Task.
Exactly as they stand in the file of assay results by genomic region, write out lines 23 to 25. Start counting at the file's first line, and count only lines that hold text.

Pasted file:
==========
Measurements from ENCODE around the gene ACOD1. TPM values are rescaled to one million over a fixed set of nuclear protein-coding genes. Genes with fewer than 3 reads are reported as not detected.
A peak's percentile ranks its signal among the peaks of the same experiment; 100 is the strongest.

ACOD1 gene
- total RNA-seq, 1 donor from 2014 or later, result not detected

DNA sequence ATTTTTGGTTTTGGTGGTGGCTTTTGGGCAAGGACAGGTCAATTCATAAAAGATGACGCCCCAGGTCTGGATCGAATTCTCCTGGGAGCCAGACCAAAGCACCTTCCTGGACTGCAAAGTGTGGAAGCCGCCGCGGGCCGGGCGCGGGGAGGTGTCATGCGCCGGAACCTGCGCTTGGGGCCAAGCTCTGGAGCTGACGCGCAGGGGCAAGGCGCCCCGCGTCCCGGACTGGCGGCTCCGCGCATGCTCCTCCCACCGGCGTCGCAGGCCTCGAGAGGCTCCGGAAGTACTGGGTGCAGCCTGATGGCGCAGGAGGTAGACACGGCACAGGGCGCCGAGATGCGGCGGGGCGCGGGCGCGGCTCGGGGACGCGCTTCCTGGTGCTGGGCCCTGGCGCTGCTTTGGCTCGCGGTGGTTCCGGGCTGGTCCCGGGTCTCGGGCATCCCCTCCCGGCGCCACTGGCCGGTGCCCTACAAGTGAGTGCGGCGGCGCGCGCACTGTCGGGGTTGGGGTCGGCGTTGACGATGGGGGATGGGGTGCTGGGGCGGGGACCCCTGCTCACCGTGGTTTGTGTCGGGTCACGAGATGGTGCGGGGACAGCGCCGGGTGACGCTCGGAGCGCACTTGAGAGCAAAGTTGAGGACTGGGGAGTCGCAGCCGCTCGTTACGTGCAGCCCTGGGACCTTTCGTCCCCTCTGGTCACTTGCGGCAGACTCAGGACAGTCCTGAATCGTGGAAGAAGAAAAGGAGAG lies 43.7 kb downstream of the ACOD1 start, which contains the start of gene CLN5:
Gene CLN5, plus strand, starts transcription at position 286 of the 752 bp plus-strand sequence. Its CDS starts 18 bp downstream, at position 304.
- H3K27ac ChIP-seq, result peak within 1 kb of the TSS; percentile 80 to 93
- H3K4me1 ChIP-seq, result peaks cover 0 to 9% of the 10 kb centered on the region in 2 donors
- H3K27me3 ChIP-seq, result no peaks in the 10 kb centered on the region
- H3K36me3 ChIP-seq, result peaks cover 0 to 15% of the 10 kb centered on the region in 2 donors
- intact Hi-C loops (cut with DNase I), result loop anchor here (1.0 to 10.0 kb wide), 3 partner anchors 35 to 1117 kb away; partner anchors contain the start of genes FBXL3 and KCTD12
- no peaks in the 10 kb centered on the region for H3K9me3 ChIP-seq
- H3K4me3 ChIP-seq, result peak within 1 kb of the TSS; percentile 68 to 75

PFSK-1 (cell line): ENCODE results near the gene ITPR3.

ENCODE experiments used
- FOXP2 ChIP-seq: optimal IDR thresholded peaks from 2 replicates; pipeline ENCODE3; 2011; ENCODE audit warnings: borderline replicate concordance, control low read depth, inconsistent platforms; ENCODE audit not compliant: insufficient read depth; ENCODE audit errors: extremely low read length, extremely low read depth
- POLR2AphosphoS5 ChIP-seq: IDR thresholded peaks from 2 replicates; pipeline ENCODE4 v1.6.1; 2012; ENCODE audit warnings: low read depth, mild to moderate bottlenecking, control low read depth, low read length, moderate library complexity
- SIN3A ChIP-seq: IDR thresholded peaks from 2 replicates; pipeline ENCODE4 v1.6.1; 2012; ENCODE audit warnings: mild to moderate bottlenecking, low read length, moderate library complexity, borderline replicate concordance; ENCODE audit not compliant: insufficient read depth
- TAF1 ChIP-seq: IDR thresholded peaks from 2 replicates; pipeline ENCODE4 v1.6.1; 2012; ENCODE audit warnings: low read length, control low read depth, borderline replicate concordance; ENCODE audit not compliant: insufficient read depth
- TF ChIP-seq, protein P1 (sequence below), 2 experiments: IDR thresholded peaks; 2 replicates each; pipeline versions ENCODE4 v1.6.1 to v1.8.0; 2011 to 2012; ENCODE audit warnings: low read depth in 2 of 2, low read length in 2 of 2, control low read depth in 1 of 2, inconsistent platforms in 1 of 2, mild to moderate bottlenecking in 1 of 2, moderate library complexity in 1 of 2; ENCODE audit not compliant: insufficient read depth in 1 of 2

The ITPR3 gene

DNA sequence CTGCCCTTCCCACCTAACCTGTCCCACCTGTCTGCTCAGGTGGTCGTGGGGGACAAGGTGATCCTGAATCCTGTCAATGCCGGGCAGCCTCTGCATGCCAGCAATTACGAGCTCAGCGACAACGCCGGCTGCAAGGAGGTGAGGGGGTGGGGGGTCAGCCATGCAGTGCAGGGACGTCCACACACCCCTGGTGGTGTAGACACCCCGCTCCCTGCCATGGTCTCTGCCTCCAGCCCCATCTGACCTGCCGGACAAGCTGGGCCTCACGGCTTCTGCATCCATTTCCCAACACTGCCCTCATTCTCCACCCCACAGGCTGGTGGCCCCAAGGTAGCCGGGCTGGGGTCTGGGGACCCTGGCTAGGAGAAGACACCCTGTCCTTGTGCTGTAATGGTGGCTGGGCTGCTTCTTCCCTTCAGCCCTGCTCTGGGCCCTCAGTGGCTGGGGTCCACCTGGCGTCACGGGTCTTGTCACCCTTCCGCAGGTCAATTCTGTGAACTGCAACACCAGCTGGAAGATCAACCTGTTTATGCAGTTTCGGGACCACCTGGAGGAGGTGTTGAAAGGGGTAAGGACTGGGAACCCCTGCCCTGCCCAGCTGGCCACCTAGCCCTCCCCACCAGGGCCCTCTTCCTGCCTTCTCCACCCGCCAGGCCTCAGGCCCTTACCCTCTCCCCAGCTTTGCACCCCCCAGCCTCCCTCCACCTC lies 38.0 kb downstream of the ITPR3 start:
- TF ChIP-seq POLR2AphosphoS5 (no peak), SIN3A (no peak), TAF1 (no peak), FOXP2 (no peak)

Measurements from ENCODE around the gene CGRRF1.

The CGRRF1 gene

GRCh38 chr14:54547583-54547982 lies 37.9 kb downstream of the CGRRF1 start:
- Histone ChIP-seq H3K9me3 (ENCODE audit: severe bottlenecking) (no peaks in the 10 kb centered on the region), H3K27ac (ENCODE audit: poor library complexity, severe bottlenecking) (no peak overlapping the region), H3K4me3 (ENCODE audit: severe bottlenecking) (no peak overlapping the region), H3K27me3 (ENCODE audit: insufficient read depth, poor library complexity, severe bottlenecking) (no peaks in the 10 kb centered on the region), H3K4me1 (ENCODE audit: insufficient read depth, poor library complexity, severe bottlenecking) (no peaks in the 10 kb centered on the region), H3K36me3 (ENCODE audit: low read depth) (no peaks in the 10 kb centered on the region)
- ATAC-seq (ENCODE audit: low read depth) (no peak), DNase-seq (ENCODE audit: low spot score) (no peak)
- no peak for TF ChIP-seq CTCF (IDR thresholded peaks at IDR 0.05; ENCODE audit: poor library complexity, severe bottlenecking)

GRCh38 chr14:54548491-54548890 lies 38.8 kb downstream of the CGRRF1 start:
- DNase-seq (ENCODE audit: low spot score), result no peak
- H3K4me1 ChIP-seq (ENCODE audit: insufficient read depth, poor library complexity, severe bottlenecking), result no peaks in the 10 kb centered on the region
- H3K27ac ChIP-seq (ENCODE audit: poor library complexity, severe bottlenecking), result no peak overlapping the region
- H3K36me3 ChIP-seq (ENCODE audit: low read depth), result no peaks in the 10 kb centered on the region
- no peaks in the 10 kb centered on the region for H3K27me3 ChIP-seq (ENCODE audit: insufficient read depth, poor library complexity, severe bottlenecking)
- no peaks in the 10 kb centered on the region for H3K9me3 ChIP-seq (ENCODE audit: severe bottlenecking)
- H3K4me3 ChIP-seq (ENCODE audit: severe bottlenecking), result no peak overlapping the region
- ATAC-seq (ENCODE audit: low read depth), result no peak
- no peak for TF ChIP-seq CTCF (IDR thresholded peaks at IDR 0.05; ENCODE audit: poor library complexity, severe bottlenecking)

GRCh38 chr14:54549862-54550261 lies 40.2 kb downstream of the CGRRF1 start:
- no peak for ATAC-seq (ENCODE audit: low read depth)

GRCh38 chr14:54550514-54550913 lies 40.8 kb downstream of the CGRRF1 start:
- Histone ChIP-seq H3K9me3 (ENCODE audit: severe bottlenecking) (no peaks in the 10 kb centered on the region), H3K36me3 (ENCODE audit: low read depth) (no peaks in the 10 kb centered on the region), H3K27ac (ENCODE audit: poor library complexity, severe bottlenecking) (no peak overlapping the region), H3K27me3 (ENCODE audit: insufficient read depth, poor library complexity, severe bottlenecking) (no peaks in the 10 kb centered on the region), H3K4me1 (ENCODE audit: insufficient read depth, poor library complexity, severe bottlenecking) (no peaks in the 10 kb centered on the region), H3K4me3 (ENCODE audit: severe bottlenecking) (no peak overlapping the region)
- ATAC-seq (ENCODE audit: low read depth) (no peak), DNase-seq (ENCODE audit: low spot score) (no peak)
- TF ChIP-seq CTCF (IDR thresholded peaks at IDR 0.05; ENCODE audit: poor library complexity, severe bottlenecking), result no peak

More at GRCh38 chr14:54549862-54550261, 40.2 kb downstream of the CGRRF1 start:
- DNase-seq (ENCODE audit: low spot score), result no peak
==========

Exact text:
- TF ChIP-seq POLR2AphosphoS5 (no peak), SIN3A (no peak), TAF1 (no peak), FOXP2 (no peak)

Measurements from ENCODE around the gene CGRRF1.

The CGRRF1 gene